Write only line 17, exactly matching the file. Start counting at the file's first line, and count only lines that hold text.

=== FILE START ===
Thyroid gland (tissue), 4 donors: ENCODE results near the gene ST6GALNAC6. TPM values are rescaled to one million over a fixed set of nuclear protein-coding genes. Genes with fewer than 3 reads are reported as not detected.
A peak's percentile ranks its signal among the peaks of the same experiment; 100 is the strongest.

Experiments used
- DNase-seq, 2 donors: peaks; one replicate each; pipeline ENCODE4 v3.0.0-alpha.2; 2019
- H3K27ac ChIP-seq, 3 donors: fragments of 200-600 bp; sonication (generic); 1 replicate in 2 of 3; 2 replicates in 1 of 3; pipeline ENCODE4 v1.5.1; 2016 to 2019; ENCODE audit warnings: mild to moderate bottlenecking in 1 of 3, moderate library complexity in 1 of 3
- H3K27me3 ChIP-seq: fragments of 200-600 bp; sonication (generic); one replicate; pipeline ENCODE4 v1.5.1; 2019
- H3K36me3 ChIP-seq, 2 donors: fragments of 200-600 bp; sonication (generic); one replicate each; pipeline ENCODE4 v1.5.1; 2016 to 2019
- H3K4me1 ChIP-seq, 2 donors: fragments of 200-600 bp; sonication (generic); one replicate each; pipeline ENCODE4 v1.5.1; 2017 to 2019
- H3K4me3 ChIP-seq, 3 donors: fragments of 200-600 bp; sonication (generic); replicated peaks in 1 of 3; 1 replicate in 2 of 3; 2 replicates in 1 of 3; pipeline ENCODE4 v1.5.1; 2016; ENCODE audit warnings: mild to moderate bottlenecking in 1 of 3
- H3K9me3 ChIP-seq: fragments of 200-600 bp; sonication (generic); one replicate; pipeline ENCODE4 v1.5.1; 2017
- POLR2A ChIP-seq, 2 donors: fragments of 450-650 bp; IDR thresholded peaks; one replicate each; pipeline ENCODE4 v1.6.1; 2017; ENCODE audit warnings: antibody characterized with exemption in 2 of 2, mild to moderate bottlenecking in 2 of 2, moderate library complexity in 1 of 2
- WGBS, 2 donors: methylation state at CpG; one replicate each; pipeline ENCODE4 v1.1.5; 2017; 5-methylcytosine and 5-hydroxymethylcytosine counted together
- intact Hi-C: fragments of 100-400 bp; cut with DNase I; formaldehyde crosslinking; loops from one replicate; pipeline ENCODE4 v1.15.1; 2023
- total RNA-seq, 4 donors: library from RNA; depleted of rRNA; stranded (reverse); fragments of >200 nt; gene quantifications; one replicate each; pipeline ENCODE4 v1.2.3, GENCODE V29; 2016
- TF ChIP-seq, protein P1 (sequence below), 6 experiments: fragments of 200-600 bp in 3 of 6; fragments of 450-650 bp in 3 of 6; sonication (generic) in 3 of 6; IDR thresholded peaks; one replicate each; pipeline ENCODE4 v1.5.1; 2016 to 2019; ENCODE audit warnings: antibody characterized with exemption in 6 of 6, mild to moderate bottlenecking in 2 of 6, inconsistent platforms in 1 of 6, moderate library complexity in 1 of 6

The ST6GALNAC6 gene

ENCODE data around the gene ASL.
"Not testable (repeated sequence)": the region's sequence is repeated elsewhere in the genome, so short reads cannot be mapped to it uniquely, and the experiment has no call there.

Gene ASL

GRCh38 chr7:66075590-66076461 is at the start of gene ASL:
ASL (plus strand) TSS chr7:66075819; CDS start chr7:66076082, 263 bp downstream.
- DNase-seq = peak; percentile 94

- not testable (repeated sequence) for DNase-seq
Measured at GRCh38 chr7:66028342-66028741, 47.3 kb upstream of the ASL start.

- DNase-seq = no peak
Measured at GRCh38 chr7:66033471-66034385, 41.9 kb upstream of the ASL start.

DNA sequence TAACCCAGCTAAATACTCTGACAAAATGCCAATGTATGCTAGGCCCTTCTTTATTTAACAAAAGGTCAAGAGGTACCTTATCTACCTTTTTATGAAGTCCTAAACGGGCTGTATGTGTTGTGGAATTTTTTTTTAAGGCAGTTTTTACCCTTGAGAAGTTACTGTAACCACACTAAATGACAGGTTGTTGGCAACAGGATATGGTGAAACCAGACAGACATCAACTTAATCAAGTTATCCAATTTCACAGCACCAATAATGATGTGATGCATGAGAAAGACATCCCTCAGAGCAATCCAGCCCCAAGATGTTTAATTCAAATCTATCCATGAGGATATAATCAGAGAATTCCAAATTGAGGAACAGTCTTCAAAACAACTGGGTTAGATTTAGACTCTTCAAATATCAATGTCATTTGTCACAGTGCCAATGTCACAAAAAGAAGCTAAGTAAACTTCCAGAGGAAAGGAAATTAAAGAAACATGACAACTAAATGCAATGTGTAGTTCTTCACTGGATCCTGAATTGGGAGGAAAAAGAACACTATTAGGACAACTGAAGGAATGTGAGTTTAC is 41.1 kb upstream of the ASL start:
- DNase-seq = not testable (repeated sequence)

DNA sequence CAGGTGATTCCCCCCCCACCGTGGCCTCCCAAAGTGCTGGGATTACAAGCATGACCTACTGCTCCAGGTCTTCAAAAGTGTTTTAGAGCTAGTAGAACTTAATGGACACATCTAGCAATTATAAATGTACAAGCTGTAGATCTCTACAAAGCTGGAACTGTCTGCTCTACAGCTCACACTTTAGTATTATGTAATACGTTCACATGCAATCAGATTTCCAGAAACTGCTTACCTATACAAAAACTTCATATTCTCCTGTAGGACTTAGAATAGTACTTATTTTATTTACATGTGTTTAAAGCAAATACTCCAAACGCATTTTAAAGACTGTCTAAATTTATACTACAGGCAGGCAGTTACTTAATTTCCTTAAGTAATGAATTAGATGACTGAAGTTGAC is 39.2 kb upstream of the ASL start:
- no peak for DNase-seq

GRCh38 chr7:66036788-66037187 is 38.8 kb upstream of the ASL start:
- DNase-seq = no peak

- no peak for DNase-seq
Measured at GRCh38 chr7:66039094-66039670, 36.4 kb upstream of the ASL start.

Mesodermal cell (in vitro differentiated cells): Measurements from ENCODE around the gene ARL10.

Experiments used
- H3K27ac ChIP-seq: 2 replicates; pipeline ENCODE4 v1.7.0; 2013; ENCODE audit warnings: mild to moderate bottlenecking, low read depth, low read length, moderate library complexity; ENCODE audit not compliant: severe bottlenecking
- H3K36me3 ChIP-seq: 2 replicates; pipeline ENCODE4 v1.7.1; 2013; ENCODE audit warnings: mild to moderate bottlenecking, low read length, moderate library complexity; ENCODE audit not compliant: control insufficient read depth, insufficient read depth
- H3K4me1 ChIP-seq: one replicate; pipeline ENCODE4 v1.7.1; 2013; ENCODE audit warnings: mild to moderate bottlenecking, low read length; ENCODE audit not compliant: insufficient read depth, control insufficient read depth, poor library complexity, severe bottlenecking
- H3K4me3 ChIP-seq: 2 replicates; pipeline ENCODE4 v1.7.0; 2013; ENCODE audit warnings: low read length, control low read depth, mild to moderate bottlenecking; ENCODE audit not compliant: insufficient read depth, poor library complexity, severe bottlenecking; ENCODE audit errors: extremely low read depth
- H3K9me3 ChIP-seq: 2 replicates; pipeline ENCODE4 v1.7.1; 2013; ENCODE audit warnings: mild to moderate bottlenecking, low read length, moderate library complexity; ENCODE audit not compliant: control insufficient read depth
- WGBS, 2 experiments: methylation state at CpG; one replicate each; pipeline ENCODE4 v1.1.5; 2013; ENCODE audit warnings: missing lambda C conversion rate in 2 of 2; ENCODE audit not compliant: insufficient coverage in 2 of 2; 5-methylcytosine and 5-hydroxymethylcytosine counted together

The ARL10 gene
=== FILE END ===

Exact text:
ENCODE data around the gene ASL.